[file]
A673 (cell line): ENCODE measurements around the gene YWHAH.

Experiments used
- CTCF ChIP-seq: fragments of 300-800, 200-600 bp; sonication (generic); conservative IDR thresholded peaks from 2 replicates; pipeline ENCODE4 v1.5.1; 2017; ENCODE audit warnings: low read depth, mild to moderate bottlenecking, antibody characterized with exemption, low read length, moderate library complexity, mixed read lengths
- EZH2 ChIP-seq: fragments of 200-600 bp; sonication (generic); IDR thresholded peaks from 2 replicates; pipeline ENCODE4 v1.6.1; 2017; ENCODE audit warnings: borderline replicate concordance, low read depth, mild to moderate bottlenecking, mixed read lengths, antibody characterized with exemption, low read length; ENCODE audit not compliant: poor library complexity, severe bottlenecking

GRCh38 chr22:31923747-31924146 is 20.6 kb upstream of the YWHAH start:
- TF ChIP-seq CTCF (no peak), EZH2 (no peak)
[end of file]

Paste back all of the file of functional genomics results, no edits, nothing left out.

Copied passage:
A673 (cell line): ENCODE measurements around the gene YWHAH.

Experiments used
- CTCF ChIP-seq: fragments of 300-800, 200-600 bp; sonication (generic); conservative IDR thresholded peaks from 2 replicates; pipeline ENCODE4 v1.5.1; 2017; ENCODE audit warnings: low read depth, mild to moderate bottlenecking, antibody characterized with exemption, low read length, moderate library complexity, mixed read lengths
- EZH2 ChIP-seq: fragments of 200-600 bp; sonication (generic); IDR thresholded peaks from 2 replicates; pipeline ENCODE4 v1.6.1; 2017; ENCODE audit warnings: borderline replicate concordance, low read depth, mild to moderate bottlenecking, mixed read lengths, antibody characterized with exemption, low read length; ENCODE audit not compliant: poor library complexity, severe bottlenecking

GRCh38 chr22:31923747-31924146 is 20.6 kb upstream of the YWHAH start:
- TF ChIP-seq CTCF (no peak), EZH2 (no peak)